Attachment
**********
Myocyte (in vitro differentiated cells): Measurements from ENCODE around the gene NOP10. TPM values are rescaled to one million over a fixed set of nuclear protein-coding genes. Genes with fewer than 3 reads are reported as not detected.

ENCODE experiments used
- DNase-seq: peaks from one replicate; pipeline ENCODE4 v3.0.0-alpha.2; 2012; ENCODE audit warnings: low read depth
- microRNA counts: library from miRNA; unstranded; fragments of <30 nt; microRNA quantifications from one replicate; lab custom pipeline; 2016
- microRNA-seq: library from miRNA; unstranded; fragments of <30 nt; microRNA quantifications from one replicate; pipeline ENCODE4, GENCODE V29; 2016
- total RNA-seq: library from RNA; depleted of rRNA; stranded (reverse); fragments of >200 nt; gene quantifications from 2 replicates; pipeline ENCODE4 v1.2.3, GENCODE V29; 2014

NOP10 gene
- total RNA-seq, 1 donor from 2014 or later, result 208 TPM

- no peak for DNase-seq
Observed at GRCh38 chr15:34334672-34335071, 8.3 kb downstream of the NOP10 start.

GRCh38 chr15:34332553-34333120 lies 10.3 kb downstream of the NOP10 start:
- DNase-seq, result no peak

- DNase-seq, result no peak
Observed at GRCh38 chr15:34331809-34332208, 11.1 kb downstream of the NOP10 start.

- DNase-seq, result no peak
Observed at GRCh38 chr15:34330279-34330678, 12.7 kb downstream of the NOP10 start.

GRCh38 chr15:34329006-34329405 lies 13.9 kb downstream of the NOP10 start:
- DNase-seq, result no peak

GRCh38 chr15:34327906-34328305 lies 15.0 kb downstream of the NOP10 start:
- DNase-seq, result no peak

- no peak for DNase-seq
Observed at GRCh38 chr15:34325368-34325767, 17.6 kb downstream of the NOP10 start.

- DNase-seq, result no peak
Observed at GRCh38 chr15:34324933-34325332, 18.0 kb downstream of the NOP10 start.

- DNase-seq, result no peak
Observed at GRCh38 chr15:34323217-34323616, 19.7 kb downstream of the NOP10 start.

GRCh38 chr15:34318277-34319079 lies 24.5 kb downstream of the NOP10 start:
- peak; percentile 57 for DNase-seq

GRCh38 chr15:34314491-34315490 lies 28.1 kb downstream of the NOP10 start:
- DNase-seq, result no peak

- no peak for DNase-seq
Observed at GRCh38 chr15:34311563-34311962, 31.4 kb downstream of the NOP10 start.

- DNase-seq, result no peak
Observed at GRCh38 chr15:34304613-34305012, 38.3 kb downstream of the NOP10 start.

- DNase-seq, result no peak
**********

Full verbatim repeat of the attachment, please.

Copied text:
Myocyte (in vitro differentiated cells): Measurements from ENCODE around the gene NOP10. TPM values are rescaled to one million over a fixed set of nuclear protein-coding genes. Genes with fewer than 3 reads are reported as not detected.

ENCODE experiments used
- DNase-seq: peaks from one replicate; pipeline ENCODE4 v3.0.0-alpha.2; 2012; ENCODE audit warnings: low read depth
- microRNA counts: library from miRNA; unstranded; fragments of <30 nt; microRNA quantifications from one replicate; lab custom pipeline; 2016
- microRNA-seq: library from miRNA; unstranded; fragments of <30 nt; microRNA quantifications from one replicate; pipeline ENCODE4, GENCODE V29; 2016
- total RNA-seq: library from RNA; depleted of rRNA; stranded (reverse); fragments of >200 nt; gene quantifications from 2 replicates; pipeline ENCODE4 v1.2.3, GENCODE V29; 2014

NOP10 gene
- total RNA-seq, 1 donor from 2014 or later, result 208 TPM

- no peak for DNase-seq
Observed at GRCh38 chr15:34334672-34335071, 8.3 kb downstream of the NOP10 start.

GRCh38 chr15:34332553-34333120 lies 10.3 kb downstream of the NOP10 start:
- DNase-seq, result no peak

- DNase-seq, result no peak
Observed at GRCh38 chr15:34331809-34332208, 11.1 kb downstream of the NOP10 start.

- DNase-seq, result no peak
Observed at GRCh38 chr15:34330279-34330678, 12.7 kb downstream of the NOP10 start.

GRCh38 chr15:34329006-34329405 lies 13.9 kb downstream of the NOP10 start:
- DNase-seq, result no peak

GRCh38 chr15:34327906-34328305 lies 15.0 kb downstream of the NOP10 start:
- DNase-seq, result no peak

- no peak for DNase-seq
Observed at GRCh38 chr15:34325368-34325767, 17.6 kb downstream of the NOP10 start.

- DNase-seq, result no peak
Observed at GRCh38 chr15:34324933-34325332, 18.0 kb downstream of the NOP10 start.

- DNase-seq, result no peak
Observed at GRCh38 chr15:34323217-34323616, 19.7 kb downstream of the NOP10 start.

GRCh38 chr15:34318277-34319079 lies 24.5 kb downstream of the NOP10 start:
- peak; percentile 57 for DNase-seq

GRCh38 chr15:34314491-34315490 lies 28.1 kb downstream of the NOP10 start:
- DNase-seq, result no peak

- no peak for DNase-seq
Observed at GRCh38 chr15:34311563-34311962, 31.4 kb downstream of the NOP10 start.

- DNase-seq, result no peak
Observed at GRCh38 chr15:34304613-34305012, 38.3 kb downstream of the NOP10 start.

- DNase-seq, result no peak